When their Spanish teacher, Julie Lasso-Rose, began to talk to them about immigrants and introduced them to articles that presented immigrants in a different, more compassionate view, they thought she was, in their own words, “crazy.” In a PowerPoint presentation they produced, titled “Illegals,” their attitudes initially towards immigrants were negative. Immigrants were:  “breaking the law, alcoholics, lazy, aren’t educated, don’t pay taxes, and just here to take our jobs.”

Under Lasso-Rose’s leadership and the encouragement of their Father Tom DiFolco, pastor, and Shelly Kahny, principal, they began to learn more about who these strangers are. Father DiFolco set up an opportunity for them to visit St. Leo the Great Parish in North Fairmount where they met immigrants from Guatemala. They also visited the Intercommunity Justice and Peace Center where they met young immigrants who are a part of a CCHD (Catholic Campaign for Human Development) funded project called Youth Educating Society (YES). Then, all of their myths and stereotypes about immigrants slowly began to fade away.

FYI, the preferred Moslem dialogue partner of the Archdiocese of Cincinnati and the bishops conference just held a rally during which participants chanted the slogans “We are Hamas!” and “We are Jihad!”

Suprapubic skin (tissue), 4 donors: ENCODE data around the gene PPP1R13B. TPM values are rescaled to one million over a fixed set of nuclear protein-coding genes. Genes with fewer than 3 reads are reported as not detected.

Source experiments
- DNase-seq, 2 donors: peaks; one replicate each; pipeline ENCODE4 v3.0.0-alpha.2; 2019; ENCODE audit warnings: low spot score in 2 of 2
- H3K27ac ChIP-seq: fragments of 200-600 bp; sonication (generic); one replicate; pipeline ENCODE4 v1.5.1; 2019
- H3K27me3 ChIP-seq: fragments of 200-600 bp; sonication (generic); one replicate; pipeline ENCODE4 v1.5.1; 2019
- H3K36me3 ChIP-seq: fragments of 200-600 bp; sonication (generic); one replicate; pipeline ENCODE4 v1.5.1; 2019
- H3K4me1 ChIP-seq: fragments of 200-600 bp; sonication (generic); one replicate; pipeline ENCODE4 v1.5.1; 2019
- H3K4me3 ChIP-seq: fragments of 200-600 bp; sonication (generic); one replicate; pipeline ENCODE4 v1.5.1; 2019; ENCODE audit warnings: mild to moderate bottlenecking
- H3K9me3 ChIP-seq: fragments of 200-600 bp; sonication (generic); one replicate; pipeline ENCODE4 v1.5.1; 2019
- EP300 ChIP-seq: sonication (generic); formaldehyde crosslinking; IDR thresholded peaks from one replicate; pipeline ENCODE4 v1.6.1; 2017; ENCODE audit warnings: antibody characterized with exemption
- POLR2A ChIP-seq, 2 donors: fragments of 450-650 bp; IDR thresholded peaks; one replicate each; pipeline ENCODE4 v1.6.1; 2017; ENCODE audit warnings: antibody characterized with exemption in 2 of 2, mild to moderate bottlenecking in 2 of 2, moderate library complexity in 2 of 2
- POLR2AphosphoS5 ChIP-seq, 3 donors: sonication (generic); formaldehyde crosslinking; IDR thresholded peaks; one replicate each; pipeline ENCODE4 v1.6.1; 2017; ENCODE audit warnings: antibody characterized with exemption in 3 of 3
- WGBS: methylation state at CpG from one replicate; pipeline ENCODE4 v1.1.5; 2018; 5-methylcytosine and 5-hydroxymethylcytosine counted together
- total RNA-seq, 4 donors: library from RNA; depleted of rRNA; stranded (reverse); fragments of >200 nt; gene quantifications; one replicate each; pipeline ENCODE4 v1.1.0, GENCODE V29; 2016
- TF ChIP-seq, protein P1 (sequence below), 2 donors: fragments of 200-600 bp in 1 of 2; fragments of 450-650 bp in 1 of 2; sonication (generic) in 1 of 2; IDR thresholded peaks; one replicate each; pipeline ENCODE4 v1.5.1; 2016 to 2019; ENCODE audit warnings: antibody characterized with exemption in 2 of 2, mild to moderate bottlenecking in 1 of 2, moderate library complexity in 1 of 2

But they too “adore the one, merciful God,” so it’s okay.

The Archdiocese of Cincinnati is discouraging its employees from taking the ice bucket challenge for the ALS Association over the group’s embrace of embryonic stem cell research.  Instead, would-be bucketeers should send donations to the John Paul II Medical Research Institute.  Here’s a snippet from the Cincinnati Enquirer‘s story:

“We appreciate the compassion that has caused so many people to engage in this,” Andriacco said. “But it’s a well established moral principle that a good end is not enough. The means to that ends must be morally licit.”

An embryo must be destroyed to harvest its stem cells, Andriacco said. Many Catholics relate that to abortion.

The Archdiocese asks that any money raised is sent instead to the John Paul II Medical Research Institute in Iowa City, Iowa, where the research is only conducted using adult stem cells.